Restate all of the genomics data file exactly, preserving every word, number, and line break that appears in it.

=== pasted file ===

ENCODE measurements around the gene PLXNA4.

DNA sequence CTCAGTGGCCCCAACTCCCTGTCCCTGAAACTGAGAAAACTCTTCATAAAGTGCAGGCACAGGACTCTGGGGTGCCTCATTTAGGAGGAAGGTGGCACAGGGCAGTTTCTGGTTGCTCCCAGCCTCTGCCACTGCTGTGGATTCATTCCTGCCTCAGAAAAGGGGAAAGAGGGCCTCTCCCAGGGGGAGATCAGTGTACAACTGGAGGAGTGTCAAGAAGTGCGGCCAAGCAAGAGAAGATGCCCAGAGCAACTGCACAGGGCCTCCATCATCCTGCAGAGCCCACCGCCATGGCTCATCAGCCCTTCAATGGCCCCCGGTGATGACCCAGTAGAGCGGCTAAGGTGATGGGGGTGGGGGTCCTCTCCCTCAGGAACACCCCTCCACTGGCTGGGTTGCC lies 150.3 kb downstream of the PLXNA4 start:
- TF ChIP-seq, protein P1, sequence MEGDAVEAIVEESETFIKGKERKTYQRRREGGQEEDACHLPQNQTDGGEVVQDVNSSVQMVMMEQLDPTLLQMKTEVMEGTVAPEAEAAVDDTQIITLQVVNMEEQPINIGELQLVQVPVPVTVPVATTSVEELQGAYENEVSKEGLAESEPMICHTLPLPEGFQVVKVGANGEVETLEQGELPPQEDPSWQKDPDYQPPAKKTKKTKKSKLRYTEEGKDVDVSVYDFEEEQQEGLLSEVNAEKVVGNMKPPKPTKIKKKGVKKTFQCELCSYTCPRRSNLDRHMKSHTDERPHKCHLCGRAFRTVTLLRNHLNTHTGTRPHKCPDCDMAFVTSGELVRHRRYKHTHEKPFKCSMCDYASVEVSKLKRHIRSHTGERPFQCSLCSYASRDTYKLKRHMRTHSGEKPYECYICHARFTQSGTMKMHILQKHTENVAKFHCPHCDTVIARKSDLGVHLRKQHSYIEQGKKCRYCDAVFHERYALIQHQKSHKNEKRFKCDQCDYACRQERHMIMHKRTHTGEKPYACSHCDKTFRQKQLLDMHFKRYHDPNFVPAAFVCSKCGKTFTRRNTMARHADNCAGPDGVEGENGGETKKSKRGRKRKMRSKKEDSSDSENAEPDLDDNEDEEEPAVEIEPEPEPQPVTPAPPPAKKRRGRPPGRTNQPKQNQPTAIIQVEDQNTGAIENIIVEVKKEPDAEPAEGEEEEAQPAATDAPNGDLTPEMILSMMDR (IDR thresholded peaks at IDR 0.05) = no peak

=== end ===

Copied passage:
ENCODE measurements around the gene PLXNA4.

DNA sequence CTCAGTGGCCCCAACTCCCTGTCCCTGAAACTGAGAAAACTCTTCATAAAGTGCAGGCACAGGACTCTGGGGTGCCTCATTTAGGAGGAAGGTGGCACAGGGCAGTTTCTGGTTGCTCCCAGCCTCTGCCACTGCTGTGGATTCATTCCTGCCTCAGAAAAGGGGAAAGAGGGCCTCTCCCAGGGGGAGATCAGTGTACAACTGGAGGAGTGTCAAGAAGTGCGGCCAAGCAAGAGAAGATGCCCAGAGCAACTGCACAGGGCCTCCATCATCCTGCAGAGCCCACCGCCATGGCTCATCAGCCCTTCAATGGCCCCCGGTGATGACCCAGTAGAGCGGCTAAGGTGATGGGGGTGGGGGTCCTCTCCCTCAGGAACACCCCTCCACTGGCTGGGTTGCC lies 150.3 kb downstream of the PLXNA4 start:
- TF ChIP-seq, protein P1, sequence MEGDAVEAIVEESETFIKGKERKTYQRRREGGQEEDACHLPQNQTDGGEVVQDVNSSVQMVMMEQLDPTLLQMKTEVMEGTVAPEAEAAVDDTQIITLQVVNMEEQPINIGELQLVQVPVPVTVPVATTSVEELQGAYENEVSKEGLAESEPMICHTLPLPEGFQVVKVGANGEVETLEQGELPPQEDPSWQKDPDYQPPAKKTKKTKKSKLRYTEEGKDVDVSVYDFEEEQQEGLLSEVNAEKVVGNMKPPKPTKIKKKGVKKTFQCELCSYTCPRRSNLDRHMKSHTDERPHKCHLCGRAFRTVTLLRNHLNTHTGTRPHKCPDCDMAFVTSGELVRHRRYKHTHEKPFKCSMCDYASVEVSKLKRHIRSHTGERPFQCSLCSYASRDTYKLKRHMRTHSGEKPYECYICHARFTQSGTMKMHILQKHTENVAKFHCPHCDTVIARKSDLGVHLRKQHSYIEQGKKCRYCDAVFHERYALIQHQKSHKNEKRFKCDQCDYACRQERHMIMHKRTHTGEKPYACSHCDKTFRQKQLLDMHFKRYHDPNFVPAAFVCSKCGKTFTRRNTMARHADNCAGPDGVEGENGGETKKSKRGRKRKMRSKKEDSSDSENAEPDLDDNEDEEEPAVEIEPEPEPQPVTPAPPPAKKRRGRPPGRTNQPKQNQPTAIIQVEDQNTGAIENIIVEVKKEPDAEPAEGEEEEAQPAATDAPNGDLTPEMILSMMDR (IDR thresholded peaks at IDR 0.05) = no peak